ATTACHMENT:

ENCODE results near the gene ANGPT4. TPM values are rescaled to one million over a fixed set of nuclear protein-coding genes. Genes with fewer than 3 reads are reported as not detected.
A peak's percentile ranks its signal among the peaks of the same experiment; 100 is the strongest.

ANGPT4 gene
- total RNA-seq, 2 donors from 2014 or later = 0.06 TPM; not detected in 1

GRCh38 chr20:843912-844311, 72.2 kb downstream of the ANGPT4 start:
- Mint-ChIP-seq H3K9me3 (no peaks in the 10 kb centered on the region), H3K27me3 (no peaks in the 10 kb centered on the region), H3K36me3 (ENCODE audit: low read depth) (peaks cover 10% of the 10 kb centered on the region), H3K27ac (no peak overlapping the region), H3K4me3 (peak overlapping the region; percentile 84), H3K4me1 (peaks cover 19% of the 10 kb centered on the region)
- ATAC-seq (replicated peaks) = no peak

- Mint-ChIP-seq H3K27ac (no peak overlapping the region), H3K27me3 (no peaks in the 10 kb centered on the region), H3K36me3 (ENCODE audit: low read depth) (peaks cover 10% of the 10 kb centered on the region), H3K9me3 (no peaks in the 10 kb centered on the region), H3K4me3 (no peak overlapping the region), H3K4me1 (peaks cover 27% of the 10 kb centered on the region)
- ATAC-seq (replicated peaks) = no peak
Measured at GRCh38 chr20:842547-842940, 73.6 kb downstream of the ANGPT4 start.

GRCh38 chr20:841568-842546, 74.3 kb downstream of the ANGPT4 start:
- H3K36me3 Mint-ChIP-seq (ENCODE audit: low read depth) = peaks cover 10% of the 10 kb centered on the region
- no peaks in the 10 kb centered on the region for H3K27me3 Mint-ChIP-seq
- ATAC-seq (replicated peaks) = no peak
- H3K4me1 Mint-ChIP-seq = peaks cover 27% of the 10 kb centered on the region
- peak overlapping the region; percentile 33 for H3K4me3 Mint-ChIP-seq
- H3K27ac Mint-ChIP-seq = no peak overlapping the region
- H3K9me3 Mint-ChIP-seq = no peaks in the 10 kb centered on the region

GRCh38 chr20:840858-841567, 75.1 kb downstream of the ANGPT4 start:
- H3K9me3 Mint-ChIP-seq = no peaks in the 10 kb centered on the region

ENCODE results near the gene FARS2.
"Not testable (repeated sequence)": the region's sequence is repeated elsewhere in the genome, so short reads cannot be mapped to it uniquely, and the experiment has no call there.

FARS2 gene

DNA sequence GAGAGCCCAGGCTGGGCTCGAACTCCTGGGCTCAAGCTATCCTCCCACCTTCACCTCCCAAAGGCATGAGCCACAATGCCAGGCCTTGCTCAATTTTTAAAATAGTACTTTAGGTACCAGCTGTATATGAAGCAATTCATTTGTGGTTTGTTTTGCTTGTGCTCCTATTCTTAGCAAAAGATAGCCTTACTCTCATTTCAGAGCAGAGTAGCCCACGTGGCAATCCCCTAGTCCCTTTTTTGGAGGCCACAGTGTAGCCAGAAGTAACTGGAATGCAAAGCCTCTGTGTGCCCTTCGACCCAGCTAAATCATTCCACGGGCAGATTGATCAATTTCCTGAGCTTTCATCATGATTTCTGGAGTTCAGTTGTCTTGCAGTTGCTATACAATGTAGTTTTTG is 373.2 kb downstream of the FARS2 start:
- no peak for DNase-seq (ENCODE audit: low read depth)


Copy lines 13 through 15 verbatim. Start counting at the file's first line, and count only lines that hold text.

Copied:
- no peaks in the 10 kb centered on the region for H3K27me3 Mint-ChIP-seq
- ATAC-seq (replicated peaks) = no peak
- H3K4me1 Mint-ChIP-seq = peaks cover 27% of the 10 kb centered on the region